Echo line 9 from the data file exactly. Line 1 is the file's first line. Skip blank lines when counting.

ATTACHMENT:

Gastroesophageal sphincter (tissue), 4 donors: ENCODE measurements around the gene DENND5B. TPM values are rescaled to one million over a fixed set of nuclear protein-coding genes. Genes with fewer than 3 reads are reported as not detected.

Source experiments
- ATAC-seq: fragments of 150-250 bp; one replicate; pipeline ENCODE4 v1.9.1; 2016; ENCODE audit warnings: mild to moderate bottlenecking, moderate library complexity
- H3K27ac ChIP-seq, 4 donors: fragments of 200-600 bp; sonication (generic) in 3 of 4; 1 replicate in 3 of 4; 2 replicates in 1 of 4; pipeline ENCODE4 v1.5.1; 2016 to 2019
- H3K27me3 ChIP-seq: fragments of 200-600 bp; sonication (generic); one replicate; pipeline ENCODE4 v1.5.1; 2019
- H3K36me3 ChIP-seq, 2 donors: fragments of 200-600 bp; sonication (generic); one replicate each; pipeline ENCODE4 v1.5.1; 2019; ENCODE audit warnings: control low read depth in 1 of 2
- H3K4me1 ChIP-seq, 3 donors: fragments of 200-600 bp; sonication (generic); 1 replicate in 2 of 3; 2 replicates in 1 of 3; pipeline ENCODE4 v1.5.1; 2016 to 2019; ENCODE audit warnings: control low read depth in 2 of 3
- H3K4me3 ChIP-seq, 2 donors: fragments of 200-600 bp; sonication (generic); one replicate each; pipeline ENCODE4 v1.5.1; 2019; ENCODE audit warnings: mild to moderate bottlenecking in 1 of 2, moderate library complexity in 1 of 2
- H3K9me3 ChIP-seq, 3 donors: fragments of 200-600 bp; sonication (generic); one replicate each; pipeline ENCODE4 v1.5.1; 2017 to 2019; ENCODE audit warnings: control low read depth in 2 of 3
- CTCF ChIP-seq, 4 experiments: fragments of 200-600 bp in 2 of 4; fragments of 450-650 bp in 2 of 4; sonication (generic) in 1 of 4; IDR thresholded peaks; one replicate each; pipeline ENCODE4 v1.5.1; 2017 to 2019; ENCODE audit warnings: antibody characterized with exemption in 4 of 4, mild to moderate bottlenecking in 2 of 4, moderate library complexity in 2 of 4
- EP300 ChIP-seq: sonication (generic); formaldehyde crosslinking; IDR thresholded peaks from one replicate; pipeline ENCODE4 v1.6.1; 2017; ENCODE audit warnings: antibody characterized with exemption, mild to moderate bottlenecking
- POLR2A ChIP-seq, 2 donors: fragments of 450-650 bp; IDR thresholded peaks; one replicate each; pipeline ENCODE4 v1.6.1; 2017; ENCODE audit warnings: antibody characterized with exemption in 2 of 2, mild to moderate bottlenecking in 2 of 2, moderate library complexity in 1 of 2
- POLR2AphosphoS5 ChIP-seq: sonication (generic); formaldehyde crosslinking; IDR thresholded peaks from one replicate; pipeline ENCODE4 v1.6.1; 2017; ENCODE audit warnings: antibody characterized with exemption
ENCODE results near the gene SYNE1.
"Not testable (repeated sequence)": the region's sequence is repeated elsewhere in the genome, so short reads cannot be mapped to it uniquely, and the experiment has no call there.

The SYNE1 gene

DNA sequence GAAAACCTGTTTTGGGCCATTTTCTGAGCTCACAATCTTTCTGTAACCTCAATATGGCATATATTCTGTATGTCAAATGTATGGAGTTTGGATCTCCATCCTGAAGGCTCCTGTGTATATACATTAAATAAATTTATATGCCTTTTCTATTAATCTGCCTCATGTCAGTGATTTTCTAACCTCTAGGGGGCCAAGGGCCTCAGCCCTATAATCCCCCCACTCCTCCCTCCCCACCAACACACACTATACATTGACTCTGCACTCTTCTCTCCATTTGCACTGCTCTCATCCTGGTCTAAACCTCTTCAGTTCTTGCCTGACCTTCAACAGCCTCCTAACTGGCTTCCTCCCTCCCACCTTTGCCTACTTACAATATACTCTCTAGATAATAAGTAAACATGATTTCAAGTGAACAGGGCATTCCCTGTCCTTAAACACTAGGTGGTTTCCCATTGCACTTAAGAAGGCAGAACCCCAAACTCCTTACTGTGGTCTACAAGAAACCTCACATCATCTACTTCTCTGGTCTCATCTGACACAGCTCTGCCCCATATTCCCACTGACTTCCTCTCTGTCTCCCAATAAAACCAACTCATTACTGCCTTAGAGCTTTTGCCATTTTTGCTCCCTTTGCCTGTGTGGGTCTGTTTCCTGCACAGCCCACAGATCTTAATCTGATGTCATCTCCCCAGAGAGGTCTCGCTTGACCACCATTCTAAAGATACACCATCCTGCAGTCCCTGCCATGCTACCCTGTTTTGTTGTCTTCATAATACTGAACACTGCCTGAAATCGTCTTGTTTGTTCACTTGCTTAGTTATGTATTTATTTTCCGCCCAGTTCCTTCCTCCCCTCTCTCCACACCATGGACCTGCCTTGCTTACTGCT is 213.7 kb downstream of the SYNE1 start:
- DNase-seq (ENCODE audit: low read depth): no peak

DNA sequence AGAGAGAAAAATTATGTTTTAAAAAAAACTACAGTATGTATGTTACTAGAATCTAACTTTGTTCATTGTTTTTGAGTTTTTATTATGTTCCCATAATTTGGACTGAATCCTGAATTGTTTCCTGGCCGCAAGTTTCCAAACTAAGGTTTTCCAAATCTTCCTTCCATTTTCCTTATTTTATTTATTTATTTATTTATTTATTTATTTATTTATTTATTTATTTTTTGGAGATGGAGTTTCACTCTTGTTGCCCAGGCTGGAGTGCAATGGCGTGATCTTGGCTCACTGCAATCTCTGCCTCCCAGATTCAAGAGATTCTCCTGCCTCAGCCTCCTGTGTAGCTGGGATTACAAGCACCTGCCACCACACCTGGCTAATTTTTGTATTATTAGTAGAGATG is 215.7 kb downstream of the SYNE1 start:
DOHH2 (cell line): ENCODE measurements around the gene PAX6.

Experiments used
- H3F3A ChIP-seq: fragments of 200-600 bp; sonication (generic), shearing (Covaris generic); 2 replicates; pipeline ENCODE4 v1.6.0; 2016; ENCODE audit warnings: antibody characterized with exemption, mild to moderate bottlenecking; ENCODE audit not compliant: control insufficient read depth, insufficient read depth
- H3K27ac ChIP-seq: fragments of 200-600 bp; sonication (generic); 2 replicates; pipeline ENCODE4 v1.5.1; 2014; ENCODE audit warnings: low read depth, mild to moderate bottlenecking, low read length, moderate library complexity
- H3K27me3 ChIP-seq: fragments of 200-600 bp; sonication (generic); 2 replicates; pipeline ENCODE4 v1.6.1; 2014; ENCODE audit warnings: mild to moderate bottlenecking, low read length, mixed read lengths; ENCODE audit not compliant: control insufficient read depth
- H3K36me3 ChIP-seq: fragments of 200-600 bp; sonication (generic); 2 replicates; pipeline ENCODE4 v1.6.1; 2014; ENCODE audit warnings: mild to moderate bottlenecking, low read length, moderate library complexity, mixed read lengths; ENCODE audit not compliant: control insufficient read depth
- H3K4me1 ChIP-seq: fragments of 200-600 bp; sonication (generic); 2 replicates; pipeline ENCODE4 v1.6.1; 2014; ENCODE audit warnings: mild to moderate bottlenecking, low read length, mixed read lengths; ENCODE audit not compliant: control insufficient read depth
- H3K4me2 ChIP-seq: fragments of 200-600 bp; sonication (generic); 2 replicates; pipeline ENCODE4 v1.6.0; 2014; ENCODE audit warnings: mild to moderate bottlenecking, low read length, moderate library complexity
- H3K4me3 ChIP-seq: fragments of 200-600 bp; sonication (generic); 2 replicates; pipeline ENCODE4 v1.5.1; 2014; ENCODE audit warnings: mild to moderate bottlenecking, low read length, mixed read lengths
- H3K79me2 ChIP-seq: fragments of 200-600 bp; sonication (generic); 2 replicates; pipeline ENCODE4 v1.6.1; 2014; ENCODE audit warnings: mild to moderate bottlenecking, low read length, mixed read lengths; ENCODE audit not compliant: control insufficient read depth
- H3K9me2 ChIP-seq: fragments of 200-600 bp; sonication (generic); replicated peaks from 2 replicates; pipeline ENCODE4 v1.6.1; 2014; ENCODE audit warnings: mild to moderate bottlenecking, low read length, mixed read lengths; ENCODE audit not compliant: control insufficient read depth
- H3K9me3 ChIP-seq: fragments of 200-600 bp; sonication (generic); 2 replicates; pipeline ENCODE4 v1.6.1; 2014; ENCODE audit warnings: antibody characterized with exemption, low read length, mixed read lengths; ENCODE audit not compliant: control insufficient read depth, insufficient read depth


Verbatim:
- H3K9me3 ChIP-seq, 3 donors: fragments of 200-600 bp; sonication (generic); one replicate each; pipeline ENCODE4 v1.5.1; 2017 to 2019; ENCODE audit warnings: control low read depth in 2 of 3